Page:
The government seeks to have all pending habeas corpus petitions filed on behalf of GTMO detainees prior to the passage of the MCA, thrown out of court. The government argues on national security grounds that whatever the 14 newly transferred detainees know about the CIA program – including interrogation techniques and the location of secret facilities – must not be revealed.

March 2007

Australian David Hicks pleads guilty to one charge of material support for terrorism during a brief military hearing and is sent home.

June 2008

Five detainees held in connection with September 11 attacks are arraigned at GTMO, including Khalid Sheikh Mohammed.

June 2008

Supreme Court rules detainees should have a right to challenge their detention in US Federal Courts.

October 2008

A Washington DC court orders the release of 17 Chinese Muslims being held without charges.

December 2008

Five 9/11 suspects say they want to plead guilty.

January 14, 2009

Susan Crawford, Convening Authority for the military commissions at GTMO tells the Washington Post that the reason she would not allow the prosecution of Mohammed al-Qahtani to go forward was because he had been tortured.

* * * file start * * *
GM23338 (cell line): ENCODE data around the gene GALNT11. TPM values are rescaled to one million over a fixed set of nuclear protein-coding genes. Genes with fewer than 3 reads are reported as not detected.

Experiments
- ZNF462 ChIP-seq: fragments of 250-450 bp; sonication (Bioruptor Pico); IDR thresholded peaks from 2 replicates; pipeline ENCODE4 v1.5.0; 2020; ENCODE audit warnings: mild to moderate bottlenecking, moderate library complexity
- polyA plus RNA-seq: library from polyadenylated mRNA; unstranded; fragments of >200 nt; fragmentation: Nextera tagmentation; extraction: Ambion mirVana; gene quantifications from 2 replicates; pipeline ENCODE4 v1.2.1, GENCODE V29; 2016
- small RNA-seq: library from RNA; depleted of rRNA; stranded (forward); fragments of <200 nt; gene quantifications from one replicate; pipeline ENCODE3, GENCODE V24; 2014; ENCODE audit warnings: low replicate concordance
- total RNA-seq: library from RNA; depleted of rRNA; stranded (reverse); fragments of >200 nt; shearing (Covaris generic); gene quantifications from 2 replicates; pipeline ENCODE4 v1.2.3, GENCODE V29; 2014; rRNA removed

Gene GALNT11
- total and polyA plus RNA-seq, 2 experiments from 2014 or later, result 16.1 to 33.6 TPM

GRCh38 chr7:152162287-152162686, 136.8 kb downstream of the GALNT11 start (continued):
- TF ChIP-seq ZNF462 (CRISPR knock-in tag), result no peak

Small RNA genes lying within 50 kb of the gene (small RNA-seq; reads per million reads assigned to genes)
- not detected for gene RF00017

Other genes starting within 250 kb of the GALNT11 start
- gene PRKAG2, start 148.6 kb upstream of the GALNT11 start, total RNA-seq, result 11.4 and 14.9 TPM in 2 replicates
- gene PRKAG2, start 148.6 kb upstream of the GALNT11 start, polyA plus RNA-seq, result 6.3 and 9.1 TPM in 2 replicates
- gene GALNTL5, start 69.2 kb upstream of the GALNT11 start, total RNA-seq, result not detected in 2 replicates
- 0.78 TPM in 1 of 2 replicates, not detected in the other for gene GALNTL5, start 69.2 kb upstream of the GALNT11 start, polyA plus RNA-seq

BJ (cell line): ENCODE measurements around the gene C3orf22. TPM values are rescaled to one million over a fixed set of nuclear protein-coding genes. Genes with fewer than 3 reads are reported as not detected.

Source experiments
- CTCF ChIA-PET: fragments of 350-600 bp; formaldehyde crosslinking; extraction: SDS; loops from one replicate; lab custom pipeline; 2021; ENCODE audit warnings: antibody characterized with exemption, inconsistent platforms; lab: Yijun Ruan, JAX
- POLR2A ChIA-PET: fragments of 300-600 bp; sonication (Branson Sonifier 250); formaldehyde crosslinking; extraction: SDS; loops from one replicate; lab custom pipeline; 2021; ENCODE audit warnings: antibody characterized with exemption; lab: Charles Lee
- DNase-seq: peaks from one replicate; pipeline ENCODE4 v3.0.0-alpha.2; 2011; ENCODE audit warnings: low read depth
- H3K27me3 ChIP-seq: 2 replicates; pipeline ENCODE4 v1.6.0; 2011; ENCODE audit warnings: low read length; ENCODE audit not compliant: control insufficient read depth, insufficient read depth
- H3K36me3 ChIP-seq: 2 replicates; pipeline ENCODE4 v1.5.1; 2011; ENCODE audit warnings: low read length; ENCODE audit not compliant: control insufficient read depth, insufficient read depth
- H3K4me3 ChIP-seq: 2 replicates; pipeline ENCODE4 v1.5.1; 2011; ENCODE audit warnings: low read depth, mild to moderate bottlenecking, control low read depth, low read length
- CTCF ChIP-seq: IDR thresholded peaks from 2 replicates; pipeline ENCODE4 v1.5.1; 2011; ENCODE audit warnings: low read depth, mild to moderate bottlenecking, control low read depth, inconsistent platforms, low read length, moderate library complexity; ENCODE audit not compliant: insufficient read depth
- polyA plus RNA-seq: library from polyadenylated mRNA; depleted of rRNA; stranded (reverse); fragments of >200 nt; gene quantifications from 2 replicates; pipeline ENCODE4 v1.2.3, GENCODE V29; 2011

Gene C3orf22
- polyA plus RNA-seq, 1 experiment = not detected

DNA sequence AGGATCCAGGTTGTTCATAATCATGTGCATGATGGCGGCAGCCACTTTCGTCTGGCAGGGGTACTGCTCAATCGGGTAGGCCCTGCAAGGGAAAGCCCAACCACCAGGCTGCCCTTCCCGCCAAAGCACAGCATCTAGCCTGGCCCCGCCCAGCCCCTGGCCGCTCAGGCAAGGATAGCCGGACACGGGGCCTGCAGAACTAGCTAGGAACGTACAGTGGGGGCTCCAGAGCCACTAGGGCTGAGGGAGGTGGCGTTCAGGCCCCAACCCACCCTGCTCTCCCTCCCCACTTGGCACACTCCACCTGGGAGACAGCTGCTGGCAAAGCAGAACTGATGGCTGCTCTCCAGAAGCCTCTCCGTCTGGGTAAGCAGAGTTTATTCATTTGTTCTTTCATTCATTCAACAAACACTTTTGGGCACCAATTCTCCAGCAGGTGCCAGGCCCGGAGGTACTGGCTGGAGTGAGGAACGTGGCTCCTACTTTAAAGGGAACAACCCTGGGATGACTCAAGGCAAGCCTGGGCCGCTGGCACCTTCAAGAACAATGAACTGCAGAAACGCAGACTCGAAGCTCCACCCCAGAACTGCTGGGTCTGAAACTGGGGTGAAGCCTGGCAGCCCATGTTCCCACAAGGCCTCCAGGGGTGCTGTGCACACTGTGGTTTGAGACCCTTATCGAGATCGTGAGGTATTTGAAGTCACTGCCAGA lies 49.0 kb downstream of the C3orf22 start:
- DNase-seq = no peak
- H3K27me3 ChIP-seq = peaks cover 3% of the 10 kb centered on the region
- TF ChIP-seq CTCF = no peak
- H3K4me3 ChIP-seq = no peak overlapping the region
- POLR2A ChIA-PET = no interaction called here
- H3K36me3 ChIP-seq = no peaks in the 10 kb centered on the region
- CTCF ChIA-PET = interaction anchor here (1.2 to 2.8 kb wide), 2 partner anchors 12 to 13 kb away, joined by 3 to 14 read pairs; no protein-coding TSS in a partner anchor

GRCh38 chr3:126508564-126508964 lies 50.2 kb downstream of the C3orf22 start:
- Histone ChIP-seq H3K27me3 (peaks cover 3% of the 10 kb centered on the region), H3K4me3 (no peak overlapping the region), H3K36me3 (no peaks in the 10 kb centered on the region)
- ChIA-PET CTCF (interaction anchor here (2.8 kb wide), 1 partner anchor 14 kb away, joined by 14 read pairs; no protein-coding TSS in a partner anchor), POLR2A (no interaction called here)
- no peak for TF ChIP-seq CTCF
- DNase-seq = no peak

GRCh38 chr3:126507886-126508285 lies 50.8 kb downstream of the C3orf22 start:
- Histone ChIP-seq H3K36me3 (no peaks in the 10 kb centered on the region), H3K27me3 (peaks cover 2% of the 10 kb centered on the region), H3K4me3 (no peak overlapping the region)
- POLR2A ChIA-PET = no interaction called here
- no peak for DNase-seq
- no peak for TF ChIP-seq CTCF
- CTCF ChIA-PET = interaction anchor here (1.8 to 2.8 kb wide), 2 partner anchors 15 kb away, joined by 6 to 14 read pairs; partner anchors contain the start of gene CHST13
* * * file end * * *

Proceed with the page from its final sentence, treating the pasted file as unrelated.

January 17, 2009

Six detainees are tranferred out of GTMO: four to Iraq, one to Algeria, and one to Afghanistan.

January 22, 2009

President Obama signs three executive orders, one of which stated that GTMO "shall be closed as soon as practicable, and no later than one year from the date of this order." The order also requires a review of all GTMO detentions, of conditions of detention, and a halt to military commissions for 120 days.

January 29, 2009

February 2009

A military jusdge at GTMO rejects the White House request in the case of Abd al-Rahim al-Nashiri, creating an unexpected challenge for the Administration, as it reviews how the US puts GTMO detainees on trial.

Amnesty International learns that GTMO detainees on hunger strike were still being force fed using methods that may have amounted to cruel, inhuman, or degrading treatment. They lacked access to independent medical experts. At the time, 50 of the detainees were participating in the hunger strike.

February 18, 2009

The US Court of Appeals overturns an earlier District Court ruling ordering the release into the US of 17 Uighurs held at GTMO.

February 23, 2009

Ethiopian national and UK resident Binyam Mohamed is repatriated to the UK.

February 25, 2009

The US government issues a review of conditions of detention at GTMO. Amnesty International says that not all of the concerns had been addressed.

March 15, 2009